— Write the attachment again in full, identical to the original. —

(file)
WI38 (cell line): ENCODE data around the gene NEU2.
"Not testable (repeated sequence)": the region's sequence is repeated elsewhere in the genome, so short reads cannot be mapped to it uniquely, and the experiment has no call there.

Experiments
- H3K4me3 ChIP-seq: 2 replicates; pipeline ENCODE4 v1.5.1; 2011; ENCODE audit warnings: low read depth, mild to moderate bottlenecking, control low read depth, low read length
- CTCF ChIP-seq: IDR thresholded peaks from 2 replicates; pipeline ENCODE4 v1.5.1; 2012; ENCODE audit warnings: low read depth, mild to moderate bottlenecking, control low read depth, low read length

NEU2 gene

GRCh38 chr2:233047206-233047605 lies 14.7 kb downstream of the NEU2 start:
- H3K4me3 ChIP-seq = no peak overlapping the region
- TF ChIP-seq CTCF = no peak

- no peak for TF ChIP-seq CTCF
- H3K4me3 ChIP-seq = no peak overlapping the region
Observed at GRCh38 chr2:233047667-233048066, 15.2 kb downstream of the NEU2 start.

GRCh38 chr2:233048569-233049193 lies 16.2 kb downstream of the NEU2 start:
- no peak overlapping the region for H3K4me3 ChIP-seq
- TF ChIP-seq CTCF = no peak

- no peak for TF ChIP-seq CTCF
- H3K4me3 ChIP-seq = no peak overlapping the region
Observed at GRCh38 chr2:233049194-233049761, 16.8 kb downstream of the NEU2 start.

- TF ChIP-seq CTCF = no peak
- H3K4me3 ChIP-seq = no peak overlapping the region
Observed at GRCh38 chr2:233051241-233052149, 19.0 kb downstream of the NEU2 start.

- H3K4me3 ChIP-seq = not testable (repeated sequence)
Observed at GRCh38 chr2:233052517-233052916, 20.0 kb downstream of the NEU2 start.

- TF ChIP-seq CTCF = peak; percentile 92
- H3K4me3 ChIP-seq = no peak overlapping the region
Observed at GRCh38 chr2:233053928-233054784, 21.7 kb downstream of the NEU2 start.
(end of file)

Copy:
WI38 (cell line): ENCODE data around the gene NEU2.
"Not testable (repeated sequence)": the region's sequence is repeated elsewhere in the genome, so short reads cannot be mapped to it uniquely, and the experiment has no call there.

Experiments
- H3K4me3 ChIP-seq: 2 replicates; pipeline ENCODE4 v1.5.1; 2011; ENCODE audit warnings: low read depth, mild to moderate bottlenecking, control low read depth, low read length
- CTCF ChIP-seq: IDR thresholded peaks from 2 replicates; pipeline ENCODE4 v1.5.1; 2012; ENCODE audit warnings: low read depth, mild to moderate bottlenecking, control low read depth, low read length

NEU2 gene

GRCh38 chr2:233047206-233047605 lies 14.7 kb downstream of the NEU2 start:
- H3K4me3 ChIP-seq = no peak overlapping the region
- TF ChIP-seq CTCF = no peak

- no peak for TF ChIP-seq CTCF
- H3K4me3 ChIP-seq = no peak overlapping the region
Observed at GRCh38 chr2:233047667-233048066, 15.2 kb downstream of the NEU2 start.

GRCh38 chr2:233048569-233049193 lies 16.2 kb downstream of the NEU2 start:
- no peak overlapping the region for H3K4me3 ChIP-seq
- TF ChIP-seq CTCF = no peak

- no peak for TF ChIP-seq CTCF
- H3K4me3 ChIP-seq = no peak overlapping the region
Observed at GRCh38 chr2:233049194-233049761, 16.8 kb downstream of the NEU2 start.

- TF ChIP-seq CTCF = no peak
- H3K4me3 ChIP-seq = no peak overlapping the region
Observed at GRCh38 chr2:233051241-233052149, 19.0 kb downstream of the NEU2 start.

- H3K4me3 ChIP-seq = not testable (repeated sequence)
Observed at GRCh38 chr2:233052517-233052916, 20.0 kb downstream of the NEU2 start.

- TF ChIP-seq CTCF = peak; percentile 92
- H3K4me3 ChIP-seq = no peak overlapping the region
Observed at GRCh38 chr2:233053928-233054784, 21.7 kb downstream of the NEU2 start.